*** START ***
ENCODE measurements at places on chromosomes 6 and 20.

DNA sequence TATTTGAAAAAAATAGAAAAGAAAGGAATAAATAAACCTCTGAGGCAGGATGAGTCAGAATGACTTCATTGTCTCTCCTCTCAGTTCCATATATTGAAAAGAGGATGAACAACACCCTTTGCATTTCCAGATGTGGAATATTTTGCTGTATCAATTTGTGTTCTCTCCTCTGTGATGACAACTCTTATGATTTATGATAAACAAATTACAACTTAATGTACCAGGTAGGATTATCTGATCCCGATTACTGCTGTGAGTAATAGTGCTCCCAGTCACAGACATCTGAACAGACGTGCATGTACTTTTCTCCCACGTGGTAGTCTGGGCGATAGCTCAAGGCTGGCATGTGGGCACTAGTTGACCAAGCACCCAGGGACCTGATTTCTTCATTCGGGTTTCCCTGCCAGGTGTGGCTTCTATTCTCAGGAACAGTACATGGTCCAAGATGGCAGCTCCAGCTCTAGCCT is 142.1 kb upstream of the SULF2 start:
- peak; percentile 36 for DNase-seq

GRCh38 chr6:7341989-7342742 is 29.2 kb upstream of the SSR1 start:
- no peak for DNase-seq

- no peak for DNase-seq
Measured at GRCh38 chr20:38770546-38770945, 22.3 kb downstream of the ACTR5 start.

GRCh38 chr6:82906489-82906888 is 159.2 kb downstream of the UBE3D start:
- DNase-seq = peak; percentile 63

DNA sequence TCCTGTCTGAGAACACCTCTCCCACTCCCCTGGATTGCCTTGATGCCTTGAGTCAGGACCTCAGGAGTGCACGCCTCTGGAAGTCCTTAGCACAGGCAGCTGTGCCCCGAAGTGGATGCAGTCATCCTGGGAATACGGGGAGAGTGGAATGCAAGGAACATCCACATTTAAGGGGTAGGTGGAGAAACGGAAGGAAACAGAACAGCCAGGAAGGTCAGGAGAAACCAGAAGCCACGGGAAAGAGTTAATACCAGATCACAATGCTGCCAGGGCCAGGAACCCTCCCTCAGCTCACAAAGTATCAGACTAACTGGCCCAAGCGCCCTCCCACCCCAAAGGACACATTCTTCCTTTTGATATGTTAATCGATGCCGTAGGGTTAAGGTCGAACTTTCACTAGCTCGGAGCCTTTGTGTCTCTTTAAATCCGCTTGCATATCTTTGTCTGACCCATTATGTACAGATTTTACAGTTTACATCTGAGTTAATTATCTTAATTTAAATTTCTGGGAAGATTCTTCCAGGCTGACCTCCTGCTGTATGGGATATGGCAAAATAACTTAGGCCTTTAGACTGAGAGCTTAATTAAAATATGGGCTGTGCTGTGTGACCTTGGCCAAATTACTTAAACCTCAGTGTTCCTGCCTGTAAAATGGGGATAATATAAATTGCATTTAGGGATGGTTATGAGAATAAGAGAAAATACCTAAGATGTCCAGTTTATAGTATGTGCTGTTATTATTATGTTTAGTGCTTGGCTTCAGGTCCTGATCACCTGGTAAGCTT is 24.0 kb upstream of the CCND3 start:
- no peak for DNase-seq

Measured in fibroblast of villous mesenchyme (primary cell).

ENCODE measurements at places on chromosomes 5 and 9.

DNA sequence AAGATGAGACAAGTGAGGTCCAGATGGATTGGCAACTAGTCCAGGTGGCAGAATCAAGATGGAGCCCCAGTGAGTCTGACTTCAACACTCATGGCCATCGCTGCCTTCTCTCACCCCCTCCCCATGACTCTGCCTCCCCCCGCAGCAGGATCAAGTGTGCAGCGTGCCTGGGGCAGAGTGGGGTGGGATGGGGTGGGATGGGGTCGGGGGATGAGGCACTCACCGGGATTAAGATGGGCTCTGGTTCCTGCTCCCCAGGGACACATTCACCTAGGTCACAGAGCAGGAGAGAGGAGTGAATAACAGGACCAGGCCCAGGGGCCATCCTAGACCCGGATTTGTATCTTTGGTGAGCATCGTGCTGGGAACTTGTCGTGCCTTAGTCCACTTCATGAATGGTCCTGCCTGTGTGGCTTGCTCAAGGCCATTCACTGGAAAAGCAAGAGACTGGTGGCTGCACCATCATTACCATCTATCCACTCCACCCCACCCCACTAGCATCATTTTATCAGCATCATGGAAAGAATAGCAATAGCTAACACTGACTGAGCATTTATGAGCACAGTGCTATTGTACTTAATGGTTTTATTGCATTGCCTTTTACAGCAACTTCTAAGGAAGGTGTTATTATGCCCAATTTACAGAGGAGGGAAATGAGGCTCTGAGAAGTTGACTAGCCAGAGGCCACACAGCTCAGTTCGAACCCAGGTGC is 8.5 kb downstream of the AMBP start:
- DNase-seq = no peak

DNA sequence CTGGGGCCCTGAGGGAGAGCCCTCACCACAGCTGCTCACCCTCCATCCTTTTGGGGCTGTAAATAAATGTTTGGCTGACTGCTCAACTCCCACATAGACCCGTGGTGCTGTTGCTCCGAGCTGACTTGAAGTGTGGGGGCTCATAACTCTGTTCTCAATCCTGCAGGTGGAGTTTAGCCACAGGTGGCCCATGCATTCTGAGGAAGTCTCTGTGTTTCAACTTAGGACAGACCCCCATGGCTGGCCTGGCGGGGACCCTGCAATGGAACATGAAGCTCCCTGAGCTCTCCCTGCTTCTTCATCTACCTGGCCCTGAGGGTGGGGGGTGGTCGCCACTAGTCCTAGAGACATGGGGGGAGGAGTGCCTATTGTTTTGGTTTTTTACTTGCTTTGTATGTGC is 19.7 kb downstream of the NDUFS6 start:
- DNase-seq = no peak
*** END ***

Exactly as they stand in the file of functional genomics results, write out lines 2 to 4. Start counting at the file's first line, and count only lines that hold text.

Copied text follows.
DNA sequence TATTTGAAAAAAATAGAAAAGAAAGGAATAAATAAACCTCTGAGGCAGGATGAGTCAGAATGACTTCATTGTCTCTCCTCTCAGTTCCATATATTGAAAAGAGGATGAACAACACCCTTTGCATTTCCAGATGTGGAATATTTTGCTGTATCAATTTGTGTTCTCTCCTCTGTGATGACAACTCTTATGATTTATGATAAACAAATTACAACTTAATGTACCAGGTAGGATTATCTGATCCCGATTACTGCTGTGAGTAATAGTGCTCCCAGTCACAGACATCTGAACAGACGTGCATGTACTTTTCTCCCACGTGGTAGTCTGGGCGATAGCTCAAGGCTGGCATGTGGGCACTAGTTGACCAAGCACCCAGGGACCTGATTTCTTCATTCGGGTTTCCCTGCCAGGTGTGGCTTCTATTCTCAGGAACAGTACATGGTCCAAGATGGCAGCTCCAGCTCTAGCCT is 142.1 kb upstream of the SULF2 start:
- peak; percentile 36 for DNase-seq

GRCh38 chr6:7341989-7342742 is 29.2 kb upstream of the SSR1 start: